Jan 19,2007 00:00
I remember as a child returning home from a shopping trip with my sister and my mom. Dad had been left to tend our younger sister, who was still a baby.
Those were the days of cloth diapers, and we found one out in the yard of our farmhouse when we returned that evening. Dad had been forced to change a diaper. Appalled by its contents, he removed it from the child and whipped it out into the yard.
It's not that dad was incapable of taking care of us kids; it's that he wasn't used to it. Usually, he was working. He was a schoolteacher and a farmer, which meant he had to do his farming - 250 acres and some pigs - at nights and on the weekends.
What a difference a generation makes. I've yet to whip a diaper into the yard and I handle them daily. I don't work two jobs, but I do help around the house, mostly dishes and some bathroom cleaning. Actually, I'm in charge of cleaning the kitchen and the bathroom, although the bathrooms generally go weeks, sometimes a month or more, without my rubber glove treatment. I'm not much of a cleaner, but I help.
As it turns out, I'm as representative of today's husband and father as my dad was representative of husbands and fathers 40 years ago.
A study by researchers at the University of Maryland compared parents today to those in 1965. They used thousands of personal diaries to compile the information, which can be found in a book, "Changing Rhythms of American Family Life" (Russell Sage Foundation, $37.50).
The study, reported October 2006 in The New York Times, found that fathers in 2000 spent more time on household chores and child care than they did 40 years ago. Married fathers spend an average of 9.7 hours per week on housework, compared to 4.4 hours in 1965. And today's dads spend an average of seven hours per week caring for children, compared to three hours in 1965.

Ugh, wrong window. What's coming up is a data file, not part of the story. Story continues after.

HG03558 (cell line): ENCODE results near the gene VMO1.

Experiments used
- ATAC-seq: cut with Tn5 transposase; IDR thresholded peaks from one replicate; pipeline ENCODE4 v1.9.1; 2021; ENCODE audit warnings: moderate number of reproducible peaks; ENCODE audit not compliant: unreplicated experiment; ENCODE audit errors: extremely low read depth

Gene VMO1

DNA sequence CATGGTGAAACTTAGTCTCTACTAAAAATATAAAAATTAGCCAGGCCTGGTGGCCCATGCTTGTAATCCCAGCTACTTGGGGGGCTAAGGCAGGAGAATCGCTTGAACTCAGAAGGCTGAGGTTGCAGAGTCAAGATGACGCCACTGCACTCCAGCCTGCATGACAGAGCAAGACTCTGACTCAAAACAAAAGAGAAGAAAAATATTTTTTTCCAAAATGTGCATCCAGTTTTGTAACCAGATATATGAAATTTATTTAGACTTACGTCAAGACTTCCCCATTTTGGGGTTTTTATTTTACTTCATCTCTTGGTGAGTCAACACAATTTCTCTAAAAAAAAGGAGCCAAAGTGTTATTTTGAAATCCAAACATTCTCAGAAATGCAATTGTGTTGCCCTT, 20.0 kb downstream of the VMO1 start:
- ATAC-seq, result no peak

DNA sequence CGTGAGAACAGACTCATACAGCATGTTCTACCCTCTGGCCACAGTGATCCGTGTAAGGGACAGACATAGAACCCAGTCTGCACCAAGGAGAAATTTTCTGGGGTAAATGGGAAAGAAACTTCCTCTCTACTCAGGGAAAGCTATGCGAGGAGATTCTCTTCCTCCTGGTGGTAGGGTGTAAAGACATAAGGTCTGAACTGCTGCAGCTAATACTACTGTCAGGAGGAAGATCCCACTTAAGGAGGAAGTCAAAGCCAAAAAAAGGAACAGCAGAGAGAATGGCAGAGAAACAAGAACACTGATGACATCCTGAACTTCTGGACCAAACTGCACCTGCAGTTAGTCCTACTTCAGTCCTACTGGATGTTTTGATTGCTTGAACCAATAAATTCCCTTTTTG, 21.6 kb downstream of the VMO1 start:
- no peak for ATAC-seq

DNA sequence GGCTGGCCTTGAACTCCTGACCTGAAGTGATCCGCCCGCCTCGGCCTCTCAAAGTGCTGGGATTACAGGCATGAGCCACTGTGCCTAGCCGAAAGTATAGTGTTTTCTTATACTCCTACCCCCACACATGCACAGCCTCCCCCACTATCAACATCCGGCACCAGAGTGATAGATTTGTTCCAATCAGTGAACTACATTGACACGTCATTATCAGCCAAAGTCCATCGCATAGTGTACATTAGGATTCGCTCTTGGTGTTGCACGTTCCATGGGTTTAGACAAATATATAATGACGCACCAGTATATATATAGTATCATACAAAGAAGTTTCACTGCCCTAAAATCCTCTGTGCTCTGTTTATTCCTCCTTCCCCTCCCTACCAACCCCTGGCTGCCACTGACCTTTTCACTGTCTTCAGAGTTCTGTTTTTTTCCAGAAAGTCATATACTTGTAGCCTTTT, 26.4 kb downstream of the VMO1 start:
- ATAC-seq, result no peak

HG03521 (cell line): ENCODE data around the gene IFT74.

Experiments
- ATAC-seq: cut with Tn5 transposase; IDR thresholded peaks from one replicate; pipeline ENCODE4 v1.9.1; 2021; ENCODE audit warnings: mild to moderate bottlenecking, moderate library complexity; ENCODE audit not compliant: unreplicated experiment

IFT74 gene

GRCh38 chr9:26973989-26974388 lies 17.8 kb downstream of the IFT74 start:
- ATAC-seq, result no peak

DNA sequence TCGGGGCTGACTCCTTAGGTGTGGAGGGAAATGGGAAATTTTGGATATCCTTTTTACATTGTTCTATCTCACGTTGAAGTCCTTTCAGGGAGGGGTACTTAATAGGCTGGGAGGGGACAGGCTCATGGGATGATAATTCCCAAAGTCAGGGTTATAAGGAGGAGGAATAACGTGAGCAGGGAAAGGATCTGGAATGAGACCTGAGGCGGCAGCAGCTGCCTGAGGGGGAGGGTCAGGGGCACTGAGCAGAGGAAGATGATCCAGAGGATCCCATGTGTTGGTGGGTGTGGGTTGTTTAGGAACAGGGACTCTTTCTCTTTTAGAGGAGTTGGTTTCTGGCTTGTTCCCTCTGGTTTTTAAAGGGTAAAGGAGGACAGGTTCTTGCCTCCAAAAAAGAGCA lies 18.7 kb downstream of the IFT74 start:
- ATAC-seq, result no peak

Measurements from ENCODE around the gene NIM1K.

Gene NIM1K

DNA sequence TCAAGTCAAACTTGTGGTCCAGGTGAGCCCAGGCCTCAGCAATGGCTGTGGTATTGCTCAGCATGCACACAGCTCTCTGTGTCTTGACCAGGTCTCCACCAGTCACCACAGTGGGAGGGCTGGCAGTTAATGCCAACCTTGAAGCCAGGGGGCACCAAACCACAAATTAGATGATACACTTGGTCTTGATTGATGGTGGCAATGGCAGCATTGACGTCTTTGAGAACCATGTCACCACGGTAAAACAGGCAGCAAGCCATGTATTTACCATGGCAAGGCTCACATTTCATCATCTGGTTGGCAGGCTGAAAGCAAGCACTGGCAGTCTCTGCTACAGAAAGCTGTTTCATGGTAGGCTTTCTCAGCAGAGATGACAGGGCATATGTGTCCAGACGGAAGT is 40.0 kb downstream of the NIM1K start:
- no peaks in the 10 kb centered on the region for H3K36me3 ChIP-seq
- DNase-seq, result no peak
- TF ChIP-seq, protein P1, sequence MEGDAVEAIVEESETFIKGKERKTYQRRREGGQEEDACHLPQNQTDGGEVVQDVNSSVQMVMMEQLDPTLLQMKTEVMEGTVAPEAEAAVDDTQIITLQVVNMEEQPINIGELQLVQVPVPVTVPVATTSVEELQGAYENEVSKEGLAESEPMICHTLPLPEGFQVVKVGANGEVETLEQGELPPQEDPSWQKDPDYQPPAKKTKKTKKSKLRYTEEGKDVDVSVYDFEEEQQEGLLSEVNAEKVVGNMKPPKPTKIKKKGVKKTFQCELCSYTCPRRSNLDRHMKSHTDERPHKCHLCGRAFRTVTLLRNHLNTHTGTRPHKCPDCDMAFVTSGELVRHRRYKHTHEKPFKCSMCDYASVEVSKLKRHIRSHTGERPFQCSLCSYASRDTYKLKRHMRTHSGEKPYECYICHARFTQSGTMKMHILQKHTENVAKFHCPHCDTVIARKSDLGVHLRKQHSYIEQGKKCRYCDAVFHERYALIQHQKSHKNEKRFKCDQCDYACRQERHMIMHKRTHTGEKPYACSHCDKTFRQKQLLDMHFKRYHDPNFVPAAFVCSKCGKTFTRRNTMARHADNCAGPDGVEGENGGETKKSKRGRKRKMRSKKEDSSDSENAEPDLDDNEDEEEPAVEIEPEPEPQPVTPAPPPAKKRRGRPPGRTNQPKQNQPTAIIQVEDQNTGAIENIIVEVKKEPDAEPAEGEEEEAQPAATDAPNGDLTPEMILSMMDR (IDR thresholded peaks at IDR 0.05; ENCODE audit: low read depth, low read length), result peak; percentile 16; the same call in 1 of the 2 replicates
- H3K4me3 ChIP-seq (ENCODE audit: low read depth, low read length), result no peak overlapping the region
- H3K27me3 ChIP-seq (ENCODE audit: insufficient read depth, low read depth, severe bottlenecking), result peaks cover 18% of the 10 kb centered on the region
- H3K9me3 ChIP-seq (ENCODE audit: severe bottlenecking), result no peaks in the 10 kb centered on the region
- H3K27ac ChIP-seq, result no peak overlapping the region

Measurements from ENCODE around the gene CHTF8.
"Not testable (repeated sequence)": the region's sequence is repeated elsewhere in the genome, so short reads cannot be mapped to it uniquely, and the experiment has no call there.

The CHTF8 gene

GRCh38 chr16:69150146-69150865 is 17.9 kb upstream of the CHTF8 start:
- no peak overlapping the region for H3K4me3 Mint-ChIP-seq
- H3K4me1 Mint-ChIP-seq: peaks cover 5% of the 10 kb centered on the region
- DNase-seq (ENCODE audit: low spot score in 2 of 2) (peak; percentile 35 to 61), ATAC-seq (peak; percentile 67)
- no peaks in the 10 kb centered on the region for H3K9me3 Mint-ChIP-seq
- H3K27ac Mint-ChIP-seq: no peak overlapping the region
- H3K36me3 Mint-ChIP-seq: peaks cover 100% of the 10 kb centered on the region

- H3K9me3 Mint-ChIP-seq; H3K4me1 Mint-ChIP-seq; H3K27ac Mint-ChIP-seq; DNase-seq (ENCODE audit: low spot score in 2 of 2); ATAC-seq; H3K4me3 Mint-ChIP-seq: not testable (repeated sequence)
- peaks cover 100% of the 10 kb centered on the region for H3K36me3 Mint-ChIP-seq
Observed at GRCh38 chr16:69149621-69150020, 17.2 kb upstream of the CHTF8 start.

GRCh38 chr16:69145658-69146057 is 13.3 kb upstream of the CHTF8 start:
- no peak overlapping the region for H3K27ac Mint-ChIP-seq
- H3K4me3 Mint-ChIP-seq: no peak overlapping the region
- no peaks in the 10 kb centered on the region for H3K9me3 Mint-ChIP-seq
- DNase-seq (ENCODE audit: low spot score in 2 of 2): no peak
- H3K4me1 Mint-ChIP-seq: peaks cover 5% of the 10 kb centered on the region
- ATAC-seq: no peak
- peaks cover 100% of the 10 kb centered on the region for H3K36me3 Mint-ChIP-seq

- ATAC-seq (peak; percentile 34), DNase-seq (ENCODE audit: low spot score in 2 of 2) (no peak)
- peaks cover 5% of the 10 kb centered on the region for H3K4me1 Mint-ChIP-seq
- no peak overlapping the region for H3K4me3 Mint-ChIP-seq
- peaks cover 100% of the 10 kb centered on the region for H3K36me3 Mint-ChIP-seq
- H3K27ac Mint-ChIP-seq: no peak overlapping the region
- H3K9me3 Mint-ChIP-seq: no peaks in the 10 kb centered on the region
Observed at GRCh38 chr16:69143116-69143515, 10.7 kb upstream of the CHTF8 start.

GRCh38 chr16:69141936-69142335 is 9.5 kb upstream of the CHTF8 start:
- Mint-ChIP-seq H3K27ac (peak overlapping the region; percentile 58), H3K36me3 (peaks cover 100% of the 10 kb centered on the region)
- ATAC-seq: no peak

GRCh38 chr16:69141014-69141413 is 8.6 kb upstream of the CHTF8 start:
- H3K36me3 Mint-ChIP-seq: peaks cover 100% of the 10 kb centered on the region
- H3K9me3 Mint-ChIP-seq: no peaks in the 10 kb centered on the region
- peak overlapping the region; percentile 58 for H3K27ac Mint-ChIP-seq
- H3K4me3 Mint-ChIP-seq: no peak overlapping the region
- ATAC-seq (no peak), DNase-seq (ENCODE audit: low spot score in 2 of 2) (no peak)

Today's dad spends 54 hours per week on paid work, housework and child care, compared to dads in 1965, who spent 49 hours in those three areas.
I certainly don't work any harder than my father did - the type of work is simply different. The bigger generational change, however, is with mothers. In 2000, moms spent, on average, 15 more hours per week working for pay and 13 fewer hours doing housework than did mothers 40 years ago. And yet they actually spend more time - three more hours per week - with their children than mothers did in 1965. In fact, according to the study, parents today (even single parents) spend more time teaching, caring for and playing with their children than did their counterparts in 1965 - seven more hours per week on average.
How do we do it?
For one thing, we let the house go a little, which has been my not-so-secret goal all along. My wife can attest to this. Our different philosophies on housecleaning and chores sometimes create a rift. And we tumble into debates about who does what around the house on a given day. It's not always pretty.
Besides the house occasionally being a wreck, our lives can feel out of control, like they're moving too fast. There's too much to do: child care, housecleaning, doctor's visits, work, bills, meals, laundry, work, shopping, child care. Somewhere we try to shoehorn in a little sleep. Much is said about the breakdown of the traditional family from the days when dad worked and mom stayed home. Certainly, the changing structure has challenged families and the results have had a varied effect on children.
Yet, despite the pace and chaos of family life today, it's rewarding to see that families are actually more tuned in to what matters most: spending time with the kids. Seven hours per week amounts to 364 hours per year and more than 6,500 hours over 18 years.
Clearly, parents are moving in the right direction. Plus, fewer diapers in the yard has to be a good thing.
© Copley News Service